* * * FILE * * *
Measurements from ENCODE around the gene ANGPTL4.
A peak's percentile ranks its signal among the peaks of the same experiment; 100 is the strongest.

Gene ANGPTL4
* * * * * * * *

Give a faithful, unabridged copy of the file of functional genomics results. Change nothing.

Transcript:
Measurements from ENCODE around the gene ANGPTL4.
A peak's percentile ranks its signal among the peaks of the same experiment; 100 is the strongest.

Gene ANGPTL4